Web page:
Appearance-wise, Great Egrets are one of the most stunning white birds found in Oregon. They especially put on a show during breeding season when they grow long feathery plumes, called aigrettes, which are held up during courtship displays.

Great Egret Range Map

great egret range map

 

These aigrettes are so beautiful, Great Egrets were almost hunted to extinction in the 19th century because these white feathers made such nice decorations on ladies’ hats. The National Audubon Society was actually formed in response to help protect these birds from being slaughtered. To this day, the Great Egret serves as the organization’s symbol.

 


#5. Snowy Egret

  • Egretta thula

snowy egret

Identifying Characteristics:

  • A completely white, medium-sized bird with a black dagger-like bill.
  • Black legs, but their feet are yellow.
  • A yellow patch of skin beneath their eye.

 

These beautiful white birds will often use their yellow feet to stir up water or mud to help them uncover hiding invertebrates, amphibians, or fish. Once their prey has been found, Snowy Egrets have no problem running their food down to finish the job!

Snowy Egret Range Map

snowy egret range map

 

Interestingly, Snowy Egrets will breed with other heron species, such as similarly sized birds like Tricolored Herons, Little Blue Herons, and Cattle Egrets. So if you see a heron that you can’t seem to identify, it may be a hybrid!

 


#6. American White Pelican

  • Pelecanus erythrorhynchos

white pelicans

Identifying Characteristics:

  • GIANT white bird with a long neck and long bill.
  • Yellow patch at the base of the bill that wraps around their eyes.
  • Breeding adults have an odd plate that sticks up from the end of the bill.

 

It’s hard to miss these LARGE white birds in Oregon due to their massive size!

 

American White Pelicans typically weigh between 11 and 20 pounds (5 – 9 kg), but it’s their wingspan that is most impressive. The wings measure over 9 feet (2.7 m) from tip to tip, which is the second widest in North America, behind the California Condor.

American White Pelican Range Map

white pelican range map

American White Pelicans are found on freshwater inland lakes during the breeding season. As winter approaches, they migrate south and are typically found near coastlines.

 

These large white birds look especially magnificent while in flight! Their wide wingspans allow them to soar gracefully for long distances in the sky. If you see them flying in a V-formation, it’s hard not to stop and stare as they almost look prehistoric.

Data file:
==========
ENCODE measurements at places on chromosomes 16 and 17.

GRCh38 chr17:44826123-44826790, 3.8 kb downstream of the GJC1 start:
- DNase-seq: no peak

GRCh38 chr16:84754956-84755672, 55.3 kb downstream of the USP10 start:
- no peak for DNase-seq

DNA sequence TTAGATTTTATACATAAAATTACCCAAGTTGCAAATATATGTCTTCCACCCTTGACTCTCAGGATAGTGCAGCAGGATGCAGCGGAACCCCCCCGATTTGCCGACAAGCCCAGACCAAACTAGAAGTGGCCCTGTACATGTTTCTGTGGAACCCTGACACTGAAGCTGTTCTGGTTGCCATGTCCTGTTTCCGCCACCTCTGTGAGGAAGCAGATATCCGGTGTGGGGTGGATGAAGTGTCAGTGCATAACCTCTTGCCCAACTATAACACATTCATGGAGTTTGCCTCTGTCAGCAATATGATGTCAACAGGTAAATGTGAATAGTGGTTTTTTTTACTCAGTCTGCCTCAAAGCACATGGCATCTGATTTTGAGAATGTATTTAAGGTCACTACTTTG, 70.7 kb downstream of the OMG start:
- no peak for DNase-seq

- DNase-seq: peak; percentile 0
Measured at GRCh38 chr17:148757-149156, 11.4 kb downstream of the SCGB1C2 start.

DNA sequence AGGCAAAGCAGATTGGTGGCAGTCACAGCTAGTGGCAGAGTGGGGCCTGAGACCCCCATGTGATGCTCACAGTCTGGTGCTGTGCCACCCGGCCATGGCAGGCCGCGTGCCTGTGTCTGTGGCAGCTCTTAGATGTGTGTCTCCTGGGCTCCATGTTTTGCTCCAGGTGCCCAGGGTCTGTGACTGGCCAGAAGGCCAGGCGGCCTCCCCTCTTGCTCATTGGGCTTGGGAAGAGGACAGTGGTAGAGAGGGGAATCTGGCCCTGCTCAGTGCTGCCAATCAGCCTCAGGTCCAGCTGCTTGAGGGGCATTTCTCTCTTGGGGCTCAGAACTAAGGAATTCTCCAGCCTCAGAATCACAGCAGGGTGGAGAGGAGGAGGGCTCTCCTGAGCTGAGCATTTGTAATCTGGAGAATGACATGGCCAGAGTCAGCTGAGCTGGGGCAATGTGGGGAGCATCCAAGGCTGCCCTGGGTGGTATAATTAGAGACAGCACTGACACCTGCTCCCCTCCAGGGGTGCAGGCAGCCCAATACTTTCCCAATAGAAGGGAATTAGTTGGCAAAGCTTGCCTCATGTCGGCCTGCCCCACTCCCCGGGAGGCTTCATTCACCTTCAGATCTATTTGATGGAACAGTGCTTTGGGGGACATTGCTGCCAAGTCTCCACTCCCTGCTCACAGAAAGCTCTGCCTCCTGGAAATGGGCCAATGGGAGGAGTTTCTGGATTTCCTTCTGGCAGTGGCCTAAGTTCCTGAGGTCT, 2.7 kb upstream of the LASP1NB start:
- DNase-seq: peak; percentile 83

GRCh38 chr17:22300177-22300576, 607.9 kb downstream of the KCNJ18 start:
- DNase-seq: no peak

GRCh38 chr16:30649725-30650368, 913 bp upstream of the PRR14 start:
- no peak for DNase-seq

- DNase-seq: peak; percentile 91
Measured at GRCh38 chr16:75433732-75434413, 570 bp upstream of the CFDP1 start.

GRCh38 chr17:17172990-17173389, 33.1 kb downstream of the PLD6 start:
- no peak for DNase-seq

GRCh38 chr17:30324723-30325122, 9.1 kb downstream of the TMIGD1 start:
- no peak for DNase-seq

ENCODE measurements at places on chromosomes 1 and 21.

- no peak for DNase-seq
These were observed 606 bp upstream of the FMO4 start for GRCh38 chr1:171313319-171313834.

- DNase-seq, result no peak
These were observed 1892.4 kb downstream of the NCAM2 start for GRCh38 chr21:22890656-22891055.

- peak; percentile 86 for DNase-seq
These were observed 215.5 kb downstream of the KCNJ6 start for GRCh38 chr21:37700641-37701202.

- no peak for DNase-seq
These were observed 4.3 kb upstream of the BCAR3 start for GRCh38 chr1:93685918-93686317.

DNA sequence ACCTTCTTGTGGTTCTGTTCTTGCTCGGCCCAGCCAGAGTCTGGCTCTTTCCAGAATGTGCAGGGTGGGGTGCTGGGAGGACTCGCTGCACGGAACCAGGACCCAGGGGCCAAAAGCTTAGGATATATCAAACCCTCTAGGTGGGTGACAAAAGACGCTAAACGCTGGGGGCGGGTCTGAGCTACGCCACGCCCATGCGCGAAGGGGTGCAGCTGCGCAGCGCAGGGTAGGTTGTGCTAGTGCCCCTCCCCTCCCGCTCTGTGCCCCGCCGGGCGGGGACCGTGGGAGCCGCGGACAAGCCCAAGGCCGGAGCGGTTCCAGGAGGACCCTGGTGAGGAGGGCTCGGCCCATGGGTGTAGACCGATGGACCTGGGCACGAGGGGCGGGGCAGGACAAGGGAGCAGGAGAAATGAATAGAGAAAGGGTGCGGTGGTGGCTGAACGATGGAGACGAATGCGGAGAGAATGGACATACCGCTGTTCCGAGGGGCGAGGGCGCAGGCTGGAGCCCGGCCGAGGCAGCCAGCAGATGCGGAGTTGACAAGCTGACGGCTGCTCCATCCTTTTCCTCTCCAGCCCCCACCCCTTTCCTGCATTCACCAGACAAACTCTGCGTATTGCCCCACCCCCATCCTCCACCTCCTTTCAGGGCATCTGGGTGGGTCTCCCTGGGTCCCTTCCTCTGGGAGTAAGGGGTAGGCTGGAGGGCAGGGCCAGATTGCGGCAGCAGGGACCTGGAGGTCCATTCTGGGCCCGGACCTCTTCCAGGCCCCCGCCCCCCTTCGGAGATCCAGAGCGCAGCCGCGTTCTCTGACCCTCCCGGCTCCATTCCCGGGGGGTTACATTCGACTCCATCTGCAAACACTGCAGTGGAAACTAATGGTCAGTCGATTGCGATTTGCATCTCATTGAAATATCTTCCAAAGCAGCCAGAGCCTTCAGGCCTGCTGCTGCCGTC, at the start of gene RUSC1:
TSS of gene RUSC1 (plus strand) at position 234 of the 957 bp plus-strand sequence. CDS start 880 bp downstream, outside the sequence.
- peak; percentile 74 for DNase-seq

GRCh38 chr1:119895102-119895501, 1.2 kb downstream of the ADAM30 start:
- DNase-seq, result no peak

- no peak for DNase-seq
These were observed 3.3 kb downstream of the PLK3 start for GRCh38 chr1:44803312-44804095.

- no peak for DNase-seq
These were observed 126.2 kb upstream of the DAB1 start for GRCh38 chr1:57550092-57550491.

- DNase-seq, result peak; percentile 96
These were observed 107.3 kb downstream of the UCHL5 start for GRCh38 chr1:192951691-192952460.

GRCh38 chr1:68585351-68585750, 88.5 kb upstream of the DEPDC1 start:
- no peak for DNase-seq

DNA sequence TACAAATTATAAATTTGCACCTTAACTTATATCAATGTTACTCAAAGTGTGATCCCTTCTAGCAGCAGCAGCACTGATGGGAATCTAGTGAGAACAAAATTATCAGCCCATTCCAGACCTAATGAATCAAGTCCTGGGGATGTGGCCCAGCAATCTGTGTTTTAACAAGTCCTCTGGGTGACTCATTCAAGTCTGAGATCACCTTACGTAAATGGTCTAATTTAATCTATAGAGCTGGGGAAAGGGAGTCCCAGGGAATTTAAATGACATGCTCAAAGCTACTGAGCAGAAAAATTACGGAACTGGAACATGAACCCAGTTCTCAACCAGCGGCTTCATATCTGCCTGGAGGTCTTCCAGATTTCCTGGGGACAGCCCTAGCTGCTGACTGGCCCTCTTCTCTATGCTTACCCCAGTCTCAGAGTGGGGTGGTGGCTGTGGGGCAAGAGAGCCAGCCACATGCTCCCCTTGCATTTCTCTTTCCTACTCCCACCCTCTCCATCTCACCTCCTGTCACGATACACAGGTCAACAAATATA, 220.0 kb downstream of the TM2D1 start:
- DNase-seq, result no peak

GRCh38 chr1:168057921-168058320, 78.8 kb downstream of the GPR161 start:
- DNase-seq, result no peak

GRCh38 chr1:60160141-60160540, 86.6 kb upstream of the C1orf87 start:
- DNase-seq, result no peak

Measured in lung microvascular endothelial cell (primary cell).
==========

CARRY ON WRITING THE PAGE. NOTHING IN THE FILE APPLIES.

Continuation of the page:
#7. Tundra Swan

  • Cygnus columbianus

tundra swan

Identifying Characteristics:

  • Large, white bird with a long white neck.
  • Entirely black bill.
  • Look for a yellow patch on their black facial skin, located just below the eye, to correctly identify.
  • Smaller than Trumpeter Swans.

 

Tundra Swans form long-term, loyal relationships. Typically by the time they are 2 or 3, they have found a partner. Once that happens, these two birds will breed, feed, roost, and travel together year-round.

 

The most common sound these white birds make is a “hoo-ho-hoo” bugle, emphasizing the second syllable. (Listen below)

Another typical sound associated with Tundra Swans is the whistling of their wings. In fact, Lewis and Clark initially called them “whistling swans” when they first encountered them, and many people still use this name today.

 


#8. Trumpeter Swan

  • Cygnus buccinator

trumpeter swan

Identifying Characteristics:

  • A giant, white bird with a long neck.
  • Black bill and black facial skin at the base of the bill. It lacks the yellow that appears on the Tundra Swan.
  • Black legs.

 

Trumpeter Swans are the largest white bird native to Oregon!

 

They have a wingspan of almost 6 feet (1.8 m) and weigh around 25 pounds (11.3 kg), which is about twice the weight of a Tundra Swan. In fact, they are so big that about 100 yards of open water is needed for them to get enough speed to take off!

 

Trumpeter Swans were once endangered due to overhunting, but luckily their population has recovered, and they are increasing their numbers. Unlike Tundra Swans, this species stays in Oregon in summer to nest and breed. Look for them near ponds, lakes, rivers, and marshes, and the farther from people, the better!